After leaving New Orleans we couldn’t find a place good enough to stay longer than a few days, which means we’re ready for the next milestone – Mexico, here we come!

In the last few days we’ve been traveling fast. It was Friday, when we left New Orleans and tonight I’m writing this short update from Corpus Christi, Texas. There was a cold front passing through the Gulf’s north shore and temperatures at night fell down below 40’s forcing Agnieszka to upgrade her sleeping bag. Despite relative luxuries of the park in Louisiana, we decided that we deserved a hot bath and comfy beds at a decent hotel. Half way to Houston is Lake Charles, where we settled for the night. The next morning, refreshed and invigorated we’ve entered Texas.

Originally, we planned to stay in Houston for about a week. I wanted to look at lighter bicycles. Mine is rather heavy and after a week of riding on a beach, the gears started to skip. I also wanted to browse Craigslist and see if there are any replacements for my broken Kindle. I must have dropped something heavy on it and the screen cracked. I have to admit, that this loss bothers me a lot. Not that I have so much spare time to kill, but not having a good read at night is depressing. We decided to stay in Brazos Bend State Park, but arriving on Saturday night, we were lucky to get a spot on the overflow site. The park wasn’t very exciting, except for the alligators and a first class observatory – we had a chance to take part in a night sky viewing event. And for the mosquitoes that turned up in such numbers that we decided to evacuate the next morning. This is how we ended up in Corpus Christi a week or so ahead of time. And the park we found a spot on isn’t necessary the most exciting either. It’s nothing more but twenty sites nested between the ocean and a busy highway, which gets really loud, especially early in the mornings. Between that and the red tide, we decided, it’s time to head South.

If everything goes well towards the end of the week we’ll enter Mexico. We are headed to San Miguel de Allende, where we found a large apartment for the next three weeks.

New Orleans

Welcome on the bayou! A field trip to New Orleans earns us Junior Ranger badges and a real pirate story!

Sunday was a travel day again. We’ve packed our stuff, folded the tent, got the bicycles on the rack and left Fort Pickens before noon. The three hours ride was rather smooth  and after crossing three state lines (Alabama, Mississippi, Louisiana), we’ve arrived at the Fontainbleau State Park on the north shore of lake Pontchartrain. The weather was still very nice, so Agnieszka and the kids went to a water park, while I was setting up the camp. To my surprise, the whole campground is covered with strong WiFi signal, a playground and clean bathrooms, which coupled with rather inexpensive price tag, lifts the park to the top rank of places visited so far.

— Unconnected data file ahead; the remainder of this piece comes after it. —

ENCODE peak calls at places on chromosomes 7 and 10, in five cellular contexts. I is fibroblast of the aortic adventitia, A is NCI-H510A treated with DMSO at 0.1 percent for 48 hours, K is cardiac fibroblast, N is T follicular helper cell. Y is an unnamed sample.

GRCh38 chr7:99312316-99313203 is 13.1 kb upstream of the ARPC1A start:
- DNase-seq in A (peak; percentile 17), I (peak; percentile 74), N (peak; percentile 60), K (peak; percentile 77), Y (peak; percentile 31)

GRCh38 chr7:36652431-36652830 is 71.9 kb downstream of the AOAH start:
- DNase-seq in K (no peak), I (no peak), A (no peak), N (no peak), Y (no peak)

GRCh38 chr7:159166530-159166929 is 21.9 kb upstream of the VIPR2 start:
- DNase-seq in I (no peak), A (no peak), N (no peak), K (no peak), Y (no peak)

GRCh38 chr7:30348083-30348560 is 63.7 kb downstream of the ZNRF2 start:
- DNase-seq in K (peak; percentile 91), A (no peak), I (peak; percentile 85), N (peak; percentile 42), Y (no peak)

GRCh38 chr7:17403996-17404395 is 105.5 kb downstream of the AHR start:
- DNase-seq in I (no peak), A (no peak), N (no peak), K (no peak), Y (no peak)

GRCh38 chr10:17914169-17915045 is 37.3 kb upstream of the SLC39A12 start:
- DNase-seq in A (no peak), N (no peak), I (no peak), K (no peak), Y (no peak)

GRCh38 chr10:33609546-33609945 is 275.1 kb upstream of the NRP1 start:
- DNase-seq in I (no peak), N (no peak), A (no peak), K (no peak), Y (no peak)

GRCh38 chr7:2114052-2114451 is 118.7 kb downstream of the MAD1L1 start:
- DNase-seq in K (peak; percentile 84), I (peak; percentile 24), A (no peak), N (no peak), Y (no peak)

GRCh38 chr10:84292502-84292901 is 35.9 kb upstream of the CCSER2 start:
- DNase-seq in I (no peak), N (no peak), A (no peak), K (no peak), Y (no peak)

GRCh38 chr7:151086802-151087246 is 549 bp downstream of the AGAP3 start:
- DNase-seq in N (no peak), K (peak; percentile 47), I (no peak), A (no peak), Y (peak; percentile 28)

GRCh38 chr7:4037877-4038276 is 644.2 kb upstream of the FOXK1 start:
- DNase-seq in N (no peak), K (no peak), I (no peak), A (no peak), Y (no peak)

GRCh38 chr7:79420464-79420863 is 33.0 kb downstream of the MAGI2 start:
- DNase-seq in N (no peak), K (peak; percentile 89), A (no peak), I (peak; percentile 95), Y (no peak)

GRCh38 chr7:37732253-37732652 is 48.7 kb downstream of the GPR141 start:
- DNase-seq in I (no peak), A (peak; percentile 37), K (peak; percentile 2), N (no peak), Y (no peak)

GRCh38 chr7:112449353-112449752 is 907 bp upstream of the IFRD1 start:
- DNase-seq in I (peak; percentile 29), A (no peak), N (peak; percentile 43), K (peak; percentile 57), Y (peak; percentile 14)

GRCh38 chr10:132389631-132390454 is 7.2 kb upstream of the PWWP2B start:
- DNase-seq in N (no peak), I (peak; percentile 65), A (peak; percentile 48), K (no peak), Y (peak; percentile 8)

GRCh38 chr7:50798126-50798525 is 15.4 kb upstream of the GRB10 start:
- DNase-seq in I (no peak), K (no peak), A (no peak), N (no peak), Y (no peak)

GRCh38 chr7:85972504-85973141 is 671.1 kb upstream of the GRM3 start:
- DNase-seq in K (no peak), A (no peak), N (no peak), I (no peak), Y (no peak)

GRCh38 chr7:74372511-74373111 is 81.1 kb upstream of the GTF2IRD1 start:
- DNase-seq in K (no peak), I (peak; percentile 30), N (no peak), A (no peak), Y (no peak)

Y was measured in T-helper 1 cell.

The park itself is very popular and busy, especially on the weekends. It has nature trails, suitable for bikes, a lake front, couple of small alligators and other attractions. On the south side of the lake is New Orleans, but instead of going around the lake, we were able to cross it on the Lake Pontchartrain Causeway, which according to Guinness World Records is considered to be “the longest bridge over water”. With almost 24 miles it’s a rather boring ride, unless of course there are strong crosswinds and you happen to have a faulty roof rack installed on your vehicle.

The city of New Orleans, or the French Quarter at least, is as wonderful as we remembered it from our last visit here eleven years ago. We haven’t seen any remains of the devastating force of the 2005 hurricane Katrina. Apparently though, the French Quarter or the Garden District that we’ve visited yesterday were not the ones hit the hardest. We chose Tuesday for our field trip, which meant no school for Nadia yesterday (yipee!). Instead, we’ve been to Jean Lafitte Park, where Nadia and Alex became Junior Rangers and got badges to prove it. They’ve learned about a French privateer, a pirate and slaves trader, who despite numerous robberies and acts of violence against the USA, became it’s national hero. Apparently, he had a sudden change of hart at some point and became a maritime version of Robin Hood. He stole from the bad guys, mostly Spanish and gave to the poor people of Barataria and New Orleans. Most important though, he supported Andrew Jackson against the Brits in 1815, which probably accounts for most of his heroic life.